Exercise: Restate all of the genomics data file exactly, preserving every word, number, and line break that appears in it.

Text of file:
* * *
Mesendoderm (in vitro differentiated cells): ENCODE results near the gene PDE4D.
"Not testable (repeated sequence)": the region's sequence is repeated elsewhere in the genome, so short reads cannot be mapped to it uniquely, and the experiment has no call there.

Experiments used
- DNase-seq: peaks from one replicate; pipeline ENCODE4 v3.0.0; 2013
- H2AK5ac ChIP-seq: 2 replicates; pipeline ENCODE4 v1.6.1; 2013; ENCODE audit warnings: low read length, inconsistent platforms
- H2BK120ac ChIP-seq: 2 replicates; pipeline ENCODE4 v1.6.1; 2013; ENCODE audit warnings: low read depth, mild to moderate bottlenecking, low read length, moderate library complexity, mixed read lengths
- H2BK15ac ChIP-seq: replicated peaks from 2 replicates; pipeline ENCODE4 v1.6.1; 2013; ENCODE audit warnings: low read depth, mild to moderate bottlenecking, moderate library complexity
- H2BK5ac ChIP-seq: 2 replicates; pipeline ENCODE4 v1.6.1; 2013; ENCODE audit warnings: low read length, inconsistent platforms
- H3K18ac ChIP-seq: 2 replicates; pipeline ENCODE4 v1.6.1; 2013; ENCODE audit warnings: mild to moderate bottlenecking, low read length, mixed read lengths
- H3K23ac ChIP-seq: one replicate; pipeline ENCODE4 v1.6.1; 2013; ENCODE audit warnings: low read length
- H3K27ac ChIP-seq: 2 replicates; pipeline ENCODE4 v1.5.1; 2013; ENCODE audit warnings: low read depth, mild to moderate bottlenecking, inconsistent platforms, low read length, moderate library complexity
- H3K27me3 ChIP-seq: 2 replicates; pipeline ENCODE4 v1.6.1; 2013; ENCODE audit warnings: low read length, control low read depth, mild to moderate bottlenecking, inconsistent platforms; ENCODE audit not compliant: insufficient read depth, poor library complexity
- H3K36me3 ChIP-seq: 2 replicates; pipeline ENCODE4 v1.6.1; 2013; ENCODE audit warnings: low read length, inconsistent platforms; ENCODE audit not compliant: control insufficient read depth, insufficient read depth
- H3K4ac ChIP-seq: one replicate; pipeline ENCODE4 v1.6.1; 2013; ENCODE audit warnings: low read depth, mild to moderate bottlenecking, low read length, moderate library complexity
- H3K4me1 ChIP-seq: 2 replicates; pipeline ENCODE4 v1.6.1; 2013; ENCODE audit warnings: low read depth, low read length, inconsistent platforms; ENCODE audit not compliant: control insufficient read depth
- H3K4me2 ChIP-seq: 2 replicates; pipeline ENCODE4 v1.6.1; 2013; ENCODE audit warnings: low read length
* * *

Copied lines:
Mesendoderm (in vitro differentiated cells): ENCODE results near the gene PDE4D.
"Not testable (repeated sequence)": the region's sequence is repeated elsewhere in the genome, so short reads cannot be mapped to it uniquely, and the experiment has no call there.

Experiments used
- DNase-seq: peaks from one replicate; pipeline ENCODE4 v3.0.0; 2013
- H2AK5ac ChIP-seq: 2 replicates; pipeline ENCODE4 v1.6.1; 2013; ENCODE audit warnings: low read length, inconsistent platforms
- H2BK120ac ChIP-seq: 2 replicates; pipeline ENCODE4 v1.6.1; 2013; ENCODE audit warnings: low read depth, mild to moderate bottlenecking, low read length, moderate library complexity, mixed read lengths
- H2BK15ac ChIP-seq: replicated peaks from 2 replicates; pipeline ENCODE4 v1.6.1; 2013; ENCODE audit warnings: low read depth, mild to moderate bottlenecking, moderate library complexity
- H2BK5ac ChIP-seq: 2 replicates; pipeline ENCODE4 v1.6.1; 2013; ENCODE audit warnings: low read length, inconsistent platforms
- H3K18ac ChIP-seq: 2 replicates; pipeline ENCODE4 v1.6.1; 2013; ENCODE audit warnings: mild to moderate bottlenecking, low read length, mixed read lengths
- H3K23ac ChIP-seq: one replicate; pipeline ENCODE4 v1.6.1; 2013; ENCODE audit warnings: low read length
- H3K27ac ChIP-seq: 2 replicates; pipeline ENCODE4 v1.5.1; 2013; ENCODE audit warnings: low read depth, mild to moderate bottlenecking, inconsistent platforms, low read length, moderate library complexity
- H3K27me3 ChIP-seq: 2 replicates; pipeline ENCODE4 v1.6.1; 2013; ENCODE audit warnings: low read length, control low read depth, mild to moderate bottlenecking, inconsistent platforms; ENCODE audit not compliant: insufficient read depth, poor library complexity
- H3K36me3 ChIP-seq: 2 replicates; pipeline ENCODE4 v1.6.1; 2013; ENCODE audit warnings: low read length, inconsistent platforms; ENCODE audit not compliant: control insufficient read depth, insufficient read depth
- H3K4ac ChIP-seq: one replicate; pipeline ENCODE4 v1.6.1; 2013; ENCODE audit warnings: low read depth, mild to moderate bottlenecking, low read length, moderate library complexity
- H3K4me1 ChIP-seq: 2 replicates; pipeline ENCODE4 v1.6.1; 2013; ENCODE audit warnings: low read depth, low read length, inconsistent platforms; ENCODE audit not compliant: control insufficient read depth
- H3K4me2 ChIP-seq: 2 replicates; pipeline ENCODE4 v1.6.1; 2013; ENCODE audit warnings: low read length